The main objective of this training program in The Molecular Genetics of Cancer is to prepare predoctoral (4) and postdoctoral (5) trainees for careers in cancer research. The training program is based at the world renowned M. D. Anderson Cancer Center. Faculty are collegial and interactive, and belong to five departments, one clinical, with cross appointments in other clinical departments. The interests of the faculty include the study of tumor suppressors (p53, PTEN, WT1, Brca1), genetic modifiers of the cancer phenotype, inherited cancer syndromes, the DNA damage response, DNA recombination and repair, telomere biology, genomic instability, cell regulation, chromatin modification in cancers, and regulators of cell proliferation and apoptosis. The faculty use genetic and biochemical assays, animal models and human samples to understand the normal and abnormal mechanisms that govern cell proliferation and death. Trainees will choose a research mentor of their choice, and submit their applications to open training grant positions. If highly qualified, they will be selected and supported for a maximum of three years with annual review. Trainees will attend classes and receive instruction in the responsible conduct of research. They will attend seminars, journal clubs, and the annual program retreat. They will learn presentation and grant writing skills. They will be encouraged to attend and present at national meetings. The faculty and the interactive environment of MDACC and the Texas Medical Center will stimulate trainees to achieve a life long commitment to Making Cancer History"""""""".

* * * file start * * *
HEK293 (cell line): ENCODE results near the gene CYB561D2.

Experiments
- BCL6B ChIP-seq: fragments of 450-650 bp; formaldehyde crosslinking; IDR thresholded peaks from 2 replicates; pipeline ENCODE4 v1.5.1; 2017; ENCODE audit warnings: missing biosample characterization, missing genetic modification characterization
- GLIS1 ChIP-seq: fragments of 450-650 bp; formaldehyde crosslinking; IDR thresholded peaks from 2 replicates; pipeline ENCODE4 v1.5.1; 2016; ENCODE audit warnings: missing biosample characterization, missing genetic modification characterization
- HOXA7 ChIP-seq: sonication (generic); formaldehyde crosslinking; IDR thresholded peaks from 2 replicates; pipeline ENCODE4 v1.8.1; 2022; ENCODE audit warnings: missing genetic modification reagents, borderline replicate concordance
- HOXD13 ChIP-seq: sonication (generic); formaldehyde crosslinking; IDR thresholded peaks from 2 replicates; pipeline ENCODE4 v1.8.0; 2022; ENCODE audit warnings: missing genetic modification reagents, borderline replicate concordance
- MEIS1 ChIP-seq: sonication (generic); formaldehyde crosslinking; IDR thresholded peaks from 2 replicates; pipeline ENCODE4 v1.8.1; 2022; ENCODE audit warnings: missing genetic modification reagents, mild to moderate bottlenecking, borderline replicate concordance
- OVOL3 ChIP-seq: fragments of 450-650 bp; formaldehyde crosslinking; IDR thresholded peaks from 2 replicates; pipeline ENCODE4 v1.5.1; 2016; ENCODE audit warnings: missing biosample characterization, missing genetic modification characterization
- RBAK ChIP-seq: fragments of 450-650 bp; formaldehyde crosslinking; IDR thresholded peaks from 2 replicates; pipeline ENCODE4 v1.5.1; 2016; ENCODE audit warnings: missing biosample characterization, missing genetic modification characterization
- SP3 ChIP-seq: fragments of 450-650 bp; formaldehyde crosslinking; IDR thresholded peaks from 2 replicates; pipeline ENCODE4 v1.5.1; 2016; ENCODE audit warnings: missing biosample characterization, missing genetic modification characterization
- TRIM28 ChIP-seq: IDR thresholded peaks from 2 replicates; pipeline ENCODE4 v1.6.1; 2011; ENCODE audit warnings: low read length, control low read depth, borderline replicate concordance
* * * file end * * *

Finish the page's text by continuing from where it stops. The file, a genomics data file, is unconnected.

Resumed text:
An estimated 565,000 Americans will die of cancer this year. The complexity and heterogeneity of the cancer phenotype, the existence of multiple pathways that control cell proliferation and death suggest that cancer is an individual disease. We have much to learn.
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